If I could do something that would guarantee this type of thing would never ever happen again, I would. But it will. No matter what we do. So all I can suggest is that we police ourselves a bit better. Instead of tearing my ideas apart, which is fine BTW, it's a discussion, how about you offer some constructive ideas? Or do you like the idea of just doing nothing as it seems to be working flucking great so far?


First of all, one must have a problem to address. School shootings, albeit highly publicized, are very rare. The first mistake is to see an unusual and upsetting act and demand that "something" must be done. The "something" does not even have to make sense as long as people think that "something" is done.

Secondly, I agree that one should own a safe. The problem is with yet another law. More laws do not make us safer. We have exponentially more laws now than in my father's day and even more than his father's day but we are much. much less safe.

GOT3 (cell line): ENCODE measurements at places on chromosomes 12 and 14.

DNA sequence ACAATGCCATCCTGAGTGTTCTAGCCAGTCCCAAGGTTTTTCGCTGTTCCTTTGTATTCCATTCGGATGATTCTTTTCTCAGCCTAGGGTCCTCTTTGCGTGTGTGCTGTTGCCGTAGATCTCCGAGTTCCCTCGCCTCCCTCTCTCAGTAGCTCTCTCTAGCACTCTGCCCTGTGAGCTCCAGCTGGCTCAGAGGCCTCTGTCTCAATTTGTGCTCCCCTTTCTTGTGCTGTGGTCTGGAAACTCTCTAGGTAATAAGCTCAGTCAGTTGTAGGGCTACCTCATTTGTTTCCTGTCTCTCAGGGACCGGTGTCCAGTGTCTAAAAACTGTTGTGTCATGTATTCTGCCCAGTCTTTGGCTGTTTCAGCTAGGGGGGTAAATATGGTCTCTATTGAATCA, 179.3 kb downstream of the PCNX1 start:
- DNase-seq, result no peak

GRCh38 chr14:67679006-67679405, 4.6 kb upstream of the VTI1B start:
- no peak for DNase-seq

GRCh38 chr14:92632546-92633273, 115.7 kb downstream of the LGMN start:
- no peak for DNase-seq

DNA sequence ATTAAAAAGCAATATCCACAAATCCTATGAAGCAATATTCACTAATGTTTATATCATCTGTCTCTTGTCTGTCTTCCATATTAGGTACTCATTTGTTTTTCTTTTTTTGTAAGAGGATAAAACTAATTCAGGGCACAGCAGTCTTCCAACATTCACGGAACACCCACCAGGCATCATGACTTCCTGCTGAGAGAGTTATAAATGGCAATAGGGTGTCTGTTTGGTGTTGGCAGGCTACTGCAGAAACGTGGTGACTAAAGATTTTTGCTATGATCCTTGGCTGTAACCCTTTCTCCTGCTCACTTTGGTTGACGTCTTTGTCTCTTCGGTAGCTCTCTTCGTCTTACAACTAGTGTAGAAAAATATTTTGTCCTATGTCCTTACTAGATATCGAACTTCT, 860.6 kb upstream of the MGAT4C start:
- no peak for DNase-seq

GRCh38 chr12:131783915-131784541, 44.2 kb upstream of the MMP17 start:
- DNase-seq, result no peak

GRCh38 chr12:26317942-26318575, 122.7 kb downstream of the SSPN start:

Several answers have been proposed. The gun free zones are nonsense. Notice that almost every spree shooting in the last few decades have been in gun free zones? Even the Aurora shooter avoided several theatres closer to his home to seek out the one that banned CCW as policy. I've a friend who is a Marine Corps Vet, an elementary school principle, and a CCW licensee. Why this man can carry a firearm in defense everywhere he goes except for work makes no rational sense at all.



posted on Dec, 26 2012 @ 02:16 PM
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Originally posted by Romanian